Medical Research: What is the background for this study? What are the main findings?
Dr. Yoon: In the U.S., the survival of patients with colon cancer is known to differ by race, with individuals of black race having worse outcomes than those of white race.
However, it has been difficult to tease apart why the differences in survival exist.
It is generally believed that social or other non-biologic factors (eg, decreased access to care, suboptimal treatment) contribute to the discrepancy. It’s also known that differences in the general medical condition of patients could affect how long a patient lives.
However, it is unknown whether there are race-based differences in the biology of colon tumors themselves. This biology can be reflected in the genetic composition of tumors, as well as by whether and how quickly the cancer returns after the patient has undergone surgery and chemotherapy.
In addition, it is unknown whether race-based differences in biology may be related to the age of the patient at the time of diagnosis. Blacks with colorectal cancer typically have an earlier age of onset than whites do.
A major barrier to addressing these questions are that there are very few large populations of colon cancer patients where everyone had the same disease stage and received uniform treatment, and where patients were monitored for years afterward specifically to see whether the cancer returned. It is much harder to measure whether cancer has returned (ie, cancer recurrence), as compared to simply knowing whether a patient is alive or dead. This difference is important, because knowing about cancer recurrence sheds more light on cancer biology than only knowing about patient survival, since many factors unrelated to cancer biology (eg., heart disease) can affect whether a person is alive or dead.
The most reliable data on cancer recurrence (not just patient survival) generally comes from patients who have enrolled in a clinical trial. In the Alliance N0147 trial, all patients had the same cancer stage (ie, stage III), underwent surgery and received standard of care chemotherapy (ie, “FOLFOX”) after surgery. Patients had uniform, periodic monitoring after chemotherapy to see if the cancer returned.
In other words, examining racial outcomes in this cohort largely eliminates some of the key factors (eg, decreased access to care, suboptimal treatment) that are believed to contribute to racial discrepancies, and provides a unique opportunity to determine if differences in cancer biology between races may exist.
This study was done to see if colon cancers are genetically different based on race, and whether race-based differences exist in cancer recurrence rates.
The study found that tumors from whites, blacks, and Asians were different in terms of the frequency of mutations in two key cancer-related genes, BRAF and KRAS. Tumors from whites were twice as likely to have mutated BRAF (14% in whites compared to 6% in Asians and 6% in blacks). Tumors from blacks had the highest frequency of KRAS mutations (44% in blacks compared to 28% in Asians and 35% in whites). Tumors from Asians were the mostly likely to have normal copies of both genes (67% in Asians compared to 50% in blacks and 51% in whites).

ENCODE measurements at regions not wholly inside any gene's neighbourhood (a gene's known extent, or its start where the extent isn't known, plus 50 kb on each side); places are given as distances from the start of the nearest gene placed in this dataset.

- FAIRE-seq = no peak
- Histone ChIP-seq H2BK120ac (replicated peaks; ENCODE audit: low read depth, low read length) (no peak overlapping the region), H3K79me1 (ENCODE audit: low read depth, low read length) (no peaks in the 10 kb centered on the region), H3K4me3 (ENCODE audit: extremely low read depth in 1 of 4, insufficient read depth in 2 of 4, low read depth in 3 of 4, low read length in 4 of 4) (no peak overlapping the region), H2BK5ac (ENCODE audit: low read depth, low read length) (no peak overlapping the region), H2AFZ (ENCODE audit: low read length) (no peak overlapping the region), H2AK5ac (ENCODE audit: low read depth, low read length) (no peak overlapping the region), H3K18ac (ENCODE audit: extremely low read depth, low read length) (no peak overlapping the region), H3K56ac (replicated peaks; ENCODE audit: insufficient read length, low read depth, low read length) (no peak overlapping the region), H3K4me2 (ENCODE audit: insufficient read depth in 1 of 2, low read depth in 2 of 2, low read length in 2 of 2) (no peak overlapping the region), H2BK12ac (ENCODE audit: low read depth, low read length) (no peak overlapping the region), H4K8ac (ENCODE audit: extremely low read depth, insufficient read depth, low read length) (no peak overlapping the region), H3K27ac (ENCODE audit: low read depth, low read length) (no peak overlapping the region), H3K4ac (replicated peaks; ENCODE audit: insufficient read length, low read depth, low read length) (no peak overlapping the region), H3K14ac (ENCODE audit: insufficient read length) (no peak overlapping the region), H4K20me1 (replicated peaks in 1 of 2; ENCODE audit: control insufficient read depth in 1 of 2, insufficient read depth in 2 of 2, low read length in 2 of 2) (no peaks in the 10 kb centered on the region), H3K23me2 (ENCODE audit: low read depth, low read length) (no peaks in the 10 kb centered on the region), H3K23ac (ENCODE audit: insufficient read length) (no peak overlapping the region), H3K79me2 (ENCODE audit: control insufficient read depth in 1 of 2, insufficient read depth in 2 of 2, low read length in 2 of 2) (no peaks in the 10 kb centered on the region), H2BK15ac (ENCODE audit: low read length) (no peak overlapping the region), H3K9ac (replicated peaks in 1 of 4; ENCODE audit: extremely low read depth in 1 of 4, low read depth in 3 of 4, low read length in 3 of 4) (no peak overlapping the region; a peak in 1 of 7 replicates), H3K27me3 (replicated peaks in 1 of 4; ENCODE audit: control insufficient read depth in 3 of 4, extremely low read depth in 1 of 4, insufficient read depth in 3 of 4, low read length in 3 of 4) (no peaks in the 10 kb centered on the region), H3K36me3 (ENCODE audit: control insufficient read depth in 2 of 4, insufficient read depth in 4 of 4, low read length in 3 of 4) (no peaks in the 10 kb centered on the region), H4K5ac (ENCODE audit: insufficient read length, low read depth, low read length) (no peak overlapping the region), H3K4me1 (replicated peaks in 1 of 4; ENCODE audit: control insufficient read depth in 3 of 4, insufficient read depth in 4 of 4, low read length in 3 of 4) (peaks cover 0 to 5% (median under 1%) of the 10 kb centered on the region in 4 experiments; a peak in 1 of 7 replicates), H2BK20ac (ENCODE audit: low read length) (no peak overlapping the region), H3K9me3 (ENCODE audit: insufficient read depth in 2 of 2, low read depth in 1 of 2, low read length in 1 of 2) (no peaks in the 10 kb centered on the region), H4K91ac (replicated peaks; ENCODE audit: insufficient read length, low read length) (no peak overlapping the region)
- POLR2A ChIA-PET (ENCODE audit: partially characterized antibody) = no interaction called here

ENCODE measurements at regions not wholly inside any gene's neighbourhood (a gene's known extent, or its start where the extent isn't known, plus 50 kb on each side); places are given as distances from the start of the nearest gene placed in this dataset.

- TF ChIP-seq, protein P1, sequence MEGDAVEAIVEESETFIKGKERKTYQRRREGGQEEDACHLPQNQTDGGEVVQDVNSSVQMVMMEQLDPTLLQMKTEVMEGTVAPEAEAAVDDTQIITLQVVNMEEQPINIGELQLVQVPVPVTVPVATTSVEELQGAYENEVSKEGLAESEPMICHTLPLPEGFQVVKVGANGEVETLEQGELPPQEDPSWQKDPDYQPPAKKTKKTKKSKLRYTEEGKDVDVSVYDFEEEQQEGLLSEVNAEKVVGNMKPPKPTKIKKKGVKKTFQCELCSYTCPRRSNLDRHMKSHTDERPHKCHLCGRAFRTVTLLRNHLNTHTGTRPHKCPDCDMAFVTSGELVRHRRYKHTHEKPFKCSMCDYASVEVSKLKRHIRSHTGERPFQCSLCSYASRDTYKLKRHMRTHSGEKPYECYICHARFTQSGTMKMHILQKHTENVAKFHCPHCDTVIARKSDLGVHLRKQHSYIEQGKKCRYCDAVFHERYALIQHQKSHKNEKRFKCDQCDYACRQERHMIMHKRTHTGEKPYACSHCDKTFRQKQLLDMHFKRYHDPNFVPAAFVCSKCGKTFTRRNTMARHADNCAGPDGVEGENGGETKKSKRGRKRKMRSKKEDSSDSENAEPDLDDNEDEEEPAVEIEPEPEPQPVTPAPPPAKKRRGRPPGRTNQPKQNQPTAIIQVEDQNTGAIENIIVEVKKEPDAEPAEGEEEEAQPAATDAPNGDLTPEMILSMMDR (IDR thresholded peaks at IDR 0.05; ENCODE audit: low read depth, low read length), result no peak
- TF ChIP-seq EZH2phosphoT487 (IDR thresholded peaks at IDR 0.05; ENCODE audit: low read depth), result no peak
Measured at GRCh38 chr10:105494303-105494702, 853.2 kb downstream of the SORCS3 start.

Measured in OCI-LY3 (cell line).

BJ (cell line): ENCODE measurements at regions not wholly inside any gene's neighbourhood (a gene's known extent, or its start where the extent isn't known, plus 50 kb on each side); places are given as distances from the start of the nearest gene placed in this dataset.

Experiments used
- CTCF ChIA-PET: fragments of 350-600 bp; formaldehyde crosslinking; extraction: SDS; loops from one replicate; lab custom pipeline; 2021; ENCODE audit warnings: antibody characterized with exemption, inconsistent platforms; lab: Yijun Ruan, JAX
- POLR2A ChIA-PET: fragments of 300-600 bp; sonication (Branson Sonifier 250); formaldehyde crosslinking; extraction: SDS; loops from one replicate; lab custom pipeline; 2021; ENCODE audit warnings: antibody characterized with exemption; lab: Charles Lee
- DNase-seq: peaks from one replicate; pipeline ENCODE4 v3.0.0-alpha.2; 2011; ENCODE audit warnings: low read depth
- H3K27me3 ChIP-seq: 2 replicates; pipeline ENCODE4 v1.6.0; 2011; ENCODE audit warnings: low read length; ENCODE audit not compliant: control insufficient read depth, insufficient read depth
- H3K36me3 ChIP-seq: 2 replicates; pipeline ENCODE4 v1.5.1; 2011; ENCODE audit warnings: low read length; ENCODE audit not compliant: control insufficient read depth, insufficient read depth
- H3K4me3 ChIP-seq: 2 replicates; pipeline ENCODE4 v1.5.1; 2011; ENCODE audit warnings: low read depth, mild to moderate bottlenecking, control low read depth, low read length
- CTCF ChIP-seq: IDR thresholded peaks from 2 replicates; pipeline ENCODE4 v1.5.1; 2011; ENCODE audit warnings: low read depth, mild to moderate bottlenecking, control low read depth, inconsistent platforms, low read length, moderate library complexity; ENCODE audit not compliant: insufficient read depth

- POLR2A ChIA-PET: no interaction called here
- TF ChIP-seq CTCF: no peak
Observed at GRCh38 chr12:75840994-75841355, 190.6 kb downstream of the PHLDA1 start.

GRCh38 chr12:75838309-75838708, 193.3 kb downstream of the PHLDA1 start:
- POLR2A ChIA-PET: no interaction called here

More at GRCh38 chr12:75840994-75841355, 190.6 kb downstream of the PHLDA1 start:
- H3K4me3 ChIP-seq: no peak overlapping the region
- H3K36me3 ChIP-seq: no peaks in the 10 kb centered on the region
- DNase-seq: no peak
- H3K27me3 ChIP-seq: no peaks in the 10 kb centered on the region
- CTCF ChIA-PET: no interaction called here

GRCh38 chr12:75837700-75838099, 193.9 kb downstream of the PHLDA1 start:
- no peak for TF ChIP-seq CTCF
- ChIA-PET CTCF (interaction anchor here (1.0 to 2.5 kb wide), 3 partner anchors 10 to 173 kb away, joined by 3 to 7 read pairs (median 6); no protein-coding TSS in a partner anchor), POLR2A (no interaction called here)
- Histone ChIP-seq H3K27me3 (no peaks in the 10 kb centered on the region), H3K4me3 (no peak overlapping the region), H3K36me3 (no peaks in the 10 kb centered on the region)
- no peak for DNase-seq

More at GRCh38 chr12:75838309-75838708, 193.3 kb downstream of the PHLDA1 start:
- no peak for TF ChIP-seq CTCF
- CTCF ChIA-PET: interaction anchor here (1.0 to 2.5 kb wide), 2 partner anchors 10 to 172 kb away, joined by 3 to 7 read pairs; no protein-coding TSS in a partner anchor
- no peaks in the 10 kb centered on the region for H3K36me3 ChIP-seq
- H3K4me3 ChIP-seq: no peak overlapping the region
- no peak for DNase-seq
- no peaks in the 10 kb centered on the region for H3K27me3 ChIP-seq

Next, the study found that the colon cancers among blacks had more than double the risk of cancer recurrence, compared to whites. However, this discrepancy was only evident among young patients (ie, aged less than 50 years). Almost 50% of younger black patients experienced colon cancer recurrence within 5 years, compared to ~30% of black patients over age 50, or compared to white or Asian patients regardless of age. The worse outcome among young blacks remained evident even after adjusting for many potential confounding factors, such as tumor grade, the number of malignant nodes, or the presence of BRAF or KRASmutations. Because this question was examined in a clinical trial cohort of uniform stage and treatment, the role of multiple important potential confounders was diminished.
To our knowledge, this is the first report indicating that colon cancers from young black individuals have a higher chance of relapsing after surgery and chemotherapy, compared to those from white individuals.
Medical Research: What should clinicians and patients take away from your report?
Dr. Yoon: Race-based differences in the genetic make-up of colon tumors appear to exist.
Young black patients with stage III colon cancer may have a more aggressive tumor biology compared to young white patients. Surprisingly, this difference did not appear to be explained by differences in the genetic mutations that were analyzed.
It is too early to say that the treatment or post-treatment monitoring of young black patients with stage III colon cancer should be changed.
Medical Research: What recommendations do you have for future research as a result of this study?
Dr. Yoon: Further study of genetic differences by race in other large clinical trial cohorts is warranted.
Racial Differences in BRAF/KRAS Mutation Rates and Survival in Stage III Colon Cancer PatientsJ
NCI J Natl Cancer Inst (2015) 107 (10): djv186 doi:10.1093/jnci/djv186
First published online July 9, 2015 (10 pages)
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Harry H. Yoon, MD (2015). Young Black Colon Cancer Patients Have Greater Risk of Recurrence